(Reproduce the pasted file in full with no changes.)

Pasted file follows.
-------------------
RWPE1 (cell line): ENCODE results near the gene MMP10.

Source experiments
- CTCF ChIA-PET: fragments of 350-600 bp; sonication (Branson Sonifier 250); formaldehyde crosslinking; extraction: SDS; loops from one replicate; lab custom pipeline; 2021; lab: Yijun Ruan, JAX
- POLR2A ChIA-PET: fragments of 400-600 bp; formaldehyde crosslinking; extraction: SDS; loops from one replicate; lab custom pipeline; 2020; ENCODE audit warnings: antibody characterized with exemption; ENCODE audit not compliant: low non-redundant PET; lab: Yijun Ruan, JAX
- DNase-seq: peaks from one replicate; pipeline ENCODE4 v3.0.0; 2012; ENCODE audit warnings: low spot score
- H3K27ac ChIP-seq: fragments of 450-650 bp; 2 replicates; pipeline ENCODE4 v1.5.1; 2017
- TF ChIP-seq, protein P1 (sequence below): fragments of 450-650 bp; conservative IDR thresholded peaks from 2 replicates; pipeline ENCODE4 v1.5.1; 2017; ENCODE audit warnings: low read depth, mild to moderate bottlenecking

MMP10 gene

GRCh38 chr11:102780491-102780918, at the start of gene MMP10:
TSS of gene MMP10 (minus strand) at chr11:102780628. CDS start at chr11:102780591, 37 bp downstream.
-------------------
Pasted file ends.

RWPE1 (cell line): ENCODE results near the gene MMP10.

Source experiments
- CTCF ChIA-PET: fragments of 350-600 bp; sonication (Branson Sonifier 250); formaldehyde crosslinking; extraction: SDS; loops from one replicate; lab custom pipeline; 2021; lab: Yijun Ruan, JAX
- POLR2A ChIA-PET: fragments of 400-600 bp; formaldehyde crosslinking; extraction: SDS; loops from one replicate; lab custom pipeline; 2020; ENCODE audit warnings: antibody characterized with exemption; ENCODE audit not compliant: low non-redundant PET; lab: Yijun Ruan, JAX
- DNase-seq: peaks from one replicate; pipeline ENCODE4 v3.0.0; 2012; ENCODE audit warnings: low spot score
- H3K27ac ChIP-seq: fragments of 450-650 bp; 2 replicates; pipeline ENCODE4 v1.5.1; 2017
- TF ChIP-seq, protein P1 (sequence below): fragments of 450-650 bp; conservative IDR thresholded peaks from 2 replicates; pipeline ENCODE4 v1.5.1; 2017; ENCODE audit warnings: low read depth, mild to moderate bottlenecking

MMP10 gene

GRCh38 chr11:102780491-102780918, at the start of gene MMP10:
TSS of gene MMP10 (minus strand) at chr11:102780628. CDS start at chr11:102780591, 37 bp downstream.